Capital

Capital

A Portrait of Delhi in the Twenty-first Century

Book - 2014
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Winner of the Ryszard Kapuściński Award and the Prix #65533;mile Guimet de Litt#65533;rature Asiatique

Finalist for the Orwell Prize, the Royal Society of Literature Ondaatje Prize and the Prix du Meilleur Livre #65533;tranger

You may have heard rumours of great changes in Asia. In Capital, a novelist takes you on an intimate tour of an erupting Asian megalopolis: Delhi, capital of India. Speaking to billionaires and slum dwellers, drug dealers and bureaucrats, psychoanalysts and metal traders, he paints a dazzling portrait of a city in a moment of stupefying change.



Enormous fortunes have been made; a city has been ripped down and rebuilt. Capital shows us how this upheaval affects the private thoughts and dreams of Delhi's sixteen million residents. Through Dasgupta's acute historical and social analysis, we also understand how things came to be as they are-and how, in these days of Asia's rise, they could come to affect the lives of everyone else, all over the world.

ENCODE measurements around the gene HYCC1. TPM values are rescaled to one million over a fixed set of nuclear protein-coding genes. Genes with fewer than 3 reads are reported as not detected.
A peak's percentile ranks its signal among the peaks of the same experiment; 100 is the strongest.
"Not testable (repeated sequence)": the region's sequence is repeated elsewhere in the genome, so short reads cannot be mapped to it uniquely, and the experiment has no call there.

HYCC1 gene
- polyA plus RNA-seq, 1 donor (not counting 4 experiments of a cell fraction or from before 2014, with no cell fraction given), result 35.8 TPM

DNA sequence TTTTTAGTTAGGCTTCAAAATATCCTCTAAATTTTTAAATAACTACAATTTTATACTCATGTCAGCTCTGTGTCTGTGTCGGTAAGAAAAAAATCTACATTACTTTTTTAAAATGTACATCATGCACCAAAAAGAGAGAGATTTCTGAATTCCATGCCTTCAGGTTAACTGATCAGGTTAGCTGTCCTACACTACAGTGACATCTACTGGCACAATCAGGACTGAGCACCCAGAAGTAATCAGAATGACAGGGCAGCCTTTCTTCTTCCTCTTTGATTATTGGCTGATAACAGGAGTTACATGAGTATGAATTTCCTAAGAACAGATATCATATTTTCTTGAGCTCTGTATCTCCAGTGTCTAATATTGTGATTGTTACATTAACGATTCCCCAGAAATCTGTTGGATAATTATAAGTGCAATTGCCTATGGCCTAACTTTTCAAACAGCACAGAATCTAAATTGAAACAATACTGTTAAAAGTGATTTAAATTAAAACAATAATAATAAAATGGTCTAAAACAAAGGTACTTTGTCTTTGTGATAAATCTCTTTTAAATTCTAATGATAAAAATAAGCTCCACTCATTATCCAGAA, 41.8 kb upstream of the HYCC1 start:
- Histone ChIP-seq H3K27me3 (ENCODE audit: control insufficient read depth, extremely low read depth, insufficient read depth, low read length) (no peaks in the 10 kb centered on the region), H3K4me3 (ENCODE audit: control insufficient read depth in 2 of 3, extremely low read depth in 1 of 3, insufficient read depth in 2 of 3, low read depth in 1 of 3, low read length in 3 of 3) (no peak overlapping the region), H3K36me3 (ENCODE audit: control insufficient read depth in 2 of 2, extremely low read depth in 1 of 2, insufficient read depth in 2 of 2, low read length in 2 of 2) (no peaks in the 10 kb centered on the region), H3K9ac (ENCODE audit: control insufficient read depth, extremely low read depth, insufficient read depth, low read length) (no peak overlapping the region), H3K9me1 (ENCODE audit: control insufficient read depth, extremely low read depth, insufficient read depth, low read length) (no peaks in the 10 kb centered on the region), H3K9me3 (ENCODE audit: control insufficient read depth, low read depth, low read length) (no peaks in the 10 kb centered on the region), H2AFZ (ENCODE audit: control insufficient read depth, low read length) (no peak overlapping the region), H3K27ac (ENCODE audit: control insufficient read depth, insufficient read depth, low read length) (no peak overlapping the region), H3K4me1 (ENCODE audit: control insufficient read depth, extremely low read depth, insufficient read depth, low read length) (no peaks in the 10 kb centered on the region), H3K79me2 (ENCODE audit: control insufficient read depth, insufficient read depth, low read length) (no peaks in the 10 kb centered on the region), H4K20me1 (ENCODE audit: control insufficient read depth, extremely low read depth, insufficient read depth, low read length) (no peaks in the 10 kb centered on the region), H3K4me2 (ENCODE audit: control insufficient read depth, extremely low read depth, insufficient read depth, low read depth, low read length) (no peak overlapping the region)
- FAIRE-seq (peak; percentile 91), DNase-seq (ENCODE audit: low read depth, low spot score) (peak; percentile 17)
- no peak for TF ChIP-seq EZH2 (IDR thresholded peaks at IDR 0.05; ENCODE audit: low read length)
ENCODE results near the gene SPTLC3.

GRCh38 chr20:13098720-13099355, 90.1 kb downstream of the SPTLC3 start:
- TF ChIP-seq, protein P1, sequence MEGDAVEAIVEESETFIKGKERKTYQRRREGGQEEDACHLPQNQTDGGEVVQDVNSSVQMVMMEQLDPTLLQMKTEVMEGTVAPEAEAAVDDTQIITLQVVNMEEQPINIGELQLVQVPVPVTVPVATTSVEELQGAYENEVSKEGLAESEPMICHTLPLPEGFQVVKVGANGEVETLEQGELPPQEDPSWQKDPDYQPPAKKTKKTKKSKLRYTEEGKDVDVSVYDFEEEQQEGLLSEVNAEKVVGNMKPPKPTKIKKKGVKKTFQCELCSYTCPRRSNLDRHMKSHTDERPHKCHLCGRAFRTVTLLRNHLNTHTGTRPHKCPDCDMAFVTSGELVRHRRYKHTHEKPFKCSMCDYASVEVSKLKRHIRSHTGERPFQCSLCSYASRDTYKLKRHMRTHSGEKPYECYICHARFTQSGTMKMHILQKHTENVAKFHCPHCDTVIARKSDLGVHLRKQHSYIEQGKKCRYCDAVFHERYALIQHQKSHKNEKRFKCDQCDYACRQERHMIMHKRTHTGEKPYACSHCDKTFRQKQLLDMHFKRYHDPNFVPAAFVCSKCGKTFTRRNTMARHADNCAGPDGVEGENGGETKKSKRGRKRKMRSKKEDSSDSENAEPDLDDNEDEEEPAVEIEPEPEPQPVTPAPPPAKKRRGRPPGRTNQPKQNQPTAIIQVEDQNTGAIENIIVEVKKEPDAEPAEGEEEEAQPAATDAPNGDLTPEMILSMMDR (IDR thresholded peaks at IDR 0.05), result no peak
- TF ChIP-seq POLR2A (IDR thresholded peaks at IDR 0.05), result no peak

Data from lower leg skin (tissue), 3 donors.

Capital, written by Commonwealth Prize-winning author Rana Dasgupta, bears witness to the extraordinary transmogrification of India's capital city. Describing the emergence of the city from partition in 1947 to its shape-shifting present, this tour de force of non-fiction writing expounds upon the emergence of an economic powerhouse and seeks to understand the very specific history of the communities who ended up in Delhi and the way that history informs and motivates people today. But this is more than a book about one city; it's a book about all cities and the promise of a global future.

Publisher: Toronto :, HarperCollins Canada,, [2014]
Edition: First Canadian edition
Copyright Date: ©2014
ISBN: 9781443406048
Branch Call Number: ANF 954.56053 DAS
Characteristics: xv, 455 pages : maps ; 24 cm

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uncommonreader
Dec 18, 2017

The title of this book refers not only to Delhi as the capital city but also to the capital which transformed and essentially destroyed the city since the 1990s. The author tells the story through conversations with a wide variety of "middle class" and very rich citizens of the city. He ends the book with a description of how the water table has been destroyed and its implications. Excellent.

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